Every Oscar season, there is always a best picture nominee that can be cringe-inducingly described as “inspirational”, about how one person overcame all the odds stacked against them to find success. This year, it’s refreshing that the take on the “inspirational” movie that is getting all the awards attention is one of the more intense, fucked up movies conceivable – not to mention one of the very best. In a nutshell, Whiplash is Dead Poet’s Society for sociopaths.
Andrew Neiman (Miles Teller, channelling the social awkwardness of Jesse Eisenberg in The Social Network) is an aspiring jazz drummer, who attends the most prestigious music school in the U.S: the Shaffer Conservatory in New York. Neiman is something of a recluse; he has no friends, instead focusing on toiling away the hours practising his drumming and when he DOES socialise, it’s exclusively with his dad. He clearly has no idea how to react towards other people, avoiding conversation at all costs and even breaking up with a girlfriend as she’s getting in the way of him becoming the best. His obsession with becoming the great American jazz drummer is further fuelled by a chance meeting with one of the school’s leading conductors, Terrence Fletcher (J.K Simmons), who surprisingly wants to recruit him as part of his jazz orchestra.
Fletcher’s idea of motivating his students to get them to deliver their best performances is to push them to their mental limits through intense bullying and physical violence. Instead of making Fletcher into an outright villain, Whiplash instead dares us to empathise with him; he repeatedly tells an anecdote about how the young Charlie Parker, the great US jazz drummer, was nearly decapitated from having a cymbal thrown at him, simply so he would become a better drummer. All Fletcher wants to do is to make his students go to their furthest reaches to make them achieve things they didn’t know they were capable of – and for all that’s scary about Terrence Fletcher, the scariest thing by far is the fact he might have some semblance of a point.
To me, the most surprising thing about Whiplash is how much I enjoyed a movie with such a broadly conservative message. The common argument is that talent is something that develops and that the more you practice, the better you become; the central argument with Whiplash is that you only achieve that potential under exceptional circumstances. Fletcher is undoubtedly a terrifying creation, yet even in moments where it is hard to find him sympathetic, such as a second-act reveal about a former student of his, his obliviousness to the trauma he’s creating proves that he’s not a real villain. In the rare moments of calm, when he isn’t screaming at his students that they are not playing at his tempo, he argues passionately in favour of his teaching technique in a way that’s well-articulated and reasonable.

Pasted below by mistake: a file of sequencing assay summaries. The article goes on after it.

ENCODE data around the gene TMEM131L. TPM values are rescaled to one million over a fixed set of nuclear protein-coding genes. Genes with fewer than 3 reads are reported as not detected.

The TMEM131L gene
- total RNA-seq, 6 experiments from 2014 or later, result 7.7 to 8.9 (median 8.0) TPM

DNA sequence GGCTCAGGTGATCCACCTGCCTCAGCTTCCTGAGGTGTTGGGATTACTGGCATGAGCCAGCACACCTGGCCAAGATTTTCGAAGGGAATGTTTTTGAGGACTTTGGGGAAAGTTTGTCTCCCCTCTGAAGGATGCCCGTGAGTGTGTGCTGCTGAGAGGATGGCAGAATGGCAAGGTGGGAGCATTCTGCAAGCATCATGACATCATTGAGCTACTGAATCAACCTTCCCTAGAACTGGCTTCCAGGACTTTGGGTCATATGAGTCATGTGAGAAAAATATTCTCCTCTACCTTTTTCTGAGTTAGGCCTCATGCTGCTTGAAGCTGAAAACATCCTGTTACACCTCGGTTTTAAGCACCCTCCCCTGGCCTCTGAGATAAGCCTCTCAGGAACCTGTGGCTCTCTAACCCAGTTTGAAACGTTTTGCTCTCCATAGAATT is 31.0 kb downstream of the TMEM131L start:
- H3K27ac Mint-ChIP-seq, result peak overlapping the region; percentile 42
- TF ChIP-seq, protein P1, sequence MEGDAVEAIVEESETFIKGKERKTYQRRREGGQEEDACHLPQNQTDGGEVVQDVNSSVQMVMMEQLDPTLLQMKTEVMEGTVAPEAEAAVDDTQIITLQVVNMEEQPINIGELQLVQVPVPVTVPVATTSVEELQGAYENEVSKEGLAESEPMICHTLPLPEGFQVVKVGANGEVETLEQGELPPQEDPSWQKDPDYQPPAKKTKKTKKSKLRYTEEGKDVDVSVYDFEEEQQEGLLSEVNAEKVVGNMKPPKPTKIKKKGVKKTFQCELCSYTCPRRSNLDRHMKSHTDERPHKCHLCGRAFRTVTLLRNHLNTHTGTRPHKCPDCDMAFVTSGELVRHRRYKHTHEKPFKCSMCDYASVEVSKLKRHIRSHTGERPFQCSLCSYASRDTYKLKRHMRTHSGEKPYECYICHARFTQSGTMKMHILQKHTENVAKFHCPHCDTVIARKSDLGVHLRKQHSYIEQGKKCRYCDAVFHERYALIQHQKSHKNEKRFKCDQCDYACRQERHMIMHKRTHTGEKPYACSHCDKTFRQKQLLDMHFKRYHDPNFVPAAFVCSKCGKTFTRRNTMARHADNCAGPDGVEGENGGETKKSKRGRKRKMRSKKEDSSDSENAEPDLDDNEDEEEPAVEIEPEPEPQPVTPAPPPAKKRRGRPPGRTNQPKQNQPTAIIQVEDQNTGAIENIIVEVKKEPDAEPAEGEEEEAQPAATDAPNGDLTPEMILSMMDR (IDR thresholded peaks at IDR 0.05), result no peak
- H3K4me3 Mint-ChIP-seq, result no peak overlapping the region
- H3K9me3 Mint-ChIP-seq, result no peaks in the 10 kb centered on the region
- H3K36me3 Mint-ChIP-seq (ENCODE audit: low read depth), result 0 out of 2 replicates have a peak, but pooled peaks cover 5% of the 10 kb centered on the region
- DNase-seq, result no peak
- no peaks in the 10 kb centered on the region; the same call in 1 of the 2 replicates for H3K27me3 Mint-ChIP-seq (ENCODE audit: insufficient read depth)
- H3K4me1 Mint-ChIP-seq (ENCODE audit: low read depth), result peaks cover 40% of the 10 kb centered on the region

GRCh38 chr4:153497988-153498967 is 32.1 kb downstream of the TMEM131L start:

He may prey on the worst elements of each of his students lives (Neiman’s absent mother is repeatedly used as a bullying tool), yet off the stage and away from the rehearsal room he seems like a well-adjusted adult. This is what horrified me the most. The rehearsal scenes are intense, but proving that this man isn’t a monster is scarier. His argument is that we can all achieve great things when pushed to breaking point – and his life outside the rehearsal room suggests that any well-adjusted human being is equally capable of creating the emotional torment that he so frequently does. There is nothing scarier than a scene in which he tells his friend’s young daughter that she can happily come play for his band one day, seconds before meeting up with his band and delivering another intense tirade against them.
J.K Simmons is a character actor with 147 credits (and counting!) to his name, but is probably best known to mainstream audiences as J. Jonah Jameson in Sam Raimi’s Spiderman movies. This means that audiences best accept him as providing comic relief – yet it still seems somewhat offensive to say that an actor as prominent as him is a “revelation” in the role. Like many character actors, he has an instantly recognisable face- this is one of the roles where you finally put the face to a name. Miles Teller too, is something of a revelation. Previously in films good (the underrated The Spectacular Now) and god-awful (Project X, 21 & Over) he’s cornered the market in asshole jock-types. Here, he plays an asshole of a completely different kind, one that’s actually driven by something. If it wasn’t for the fact that J.K Simmons casts such a huge shadow over every other performance onscreen, his performance would likely be equally embraced by critics. In many ways, his is the more difficult role; Teller has to make Neiman sympathetic to the audience as he is our “way in” to the narrative, the one we are supposed to root for when faced against crushing adversity. The masterstroke of director Damien Chazelle’s screenplay is that it never bothers making anybody sympathetic; these are all people driven by the blind desire to be the best, with no regard as to how their actions are affecting everybody else around them.
The reason I like Whiplash so much is that it does two things I love. Firstly, it deconstructs what we expect from a film of this calibre, taking the tropes of inspirational movies and subverting them until you feel nothing but crushing pessimism. Secondly, it falls into my favourite sub-genre, “the cult of personality” movie, where a character becomes so obsessed with somebody else’s way of life that they end up destroying their own trying to replicate it. But most importantly, Whiplash is exceptional because it is entertaining in a way so few movies are, pushing you to your furthest limits alongside the characters while finding a darkly comic joy buried within the intensity.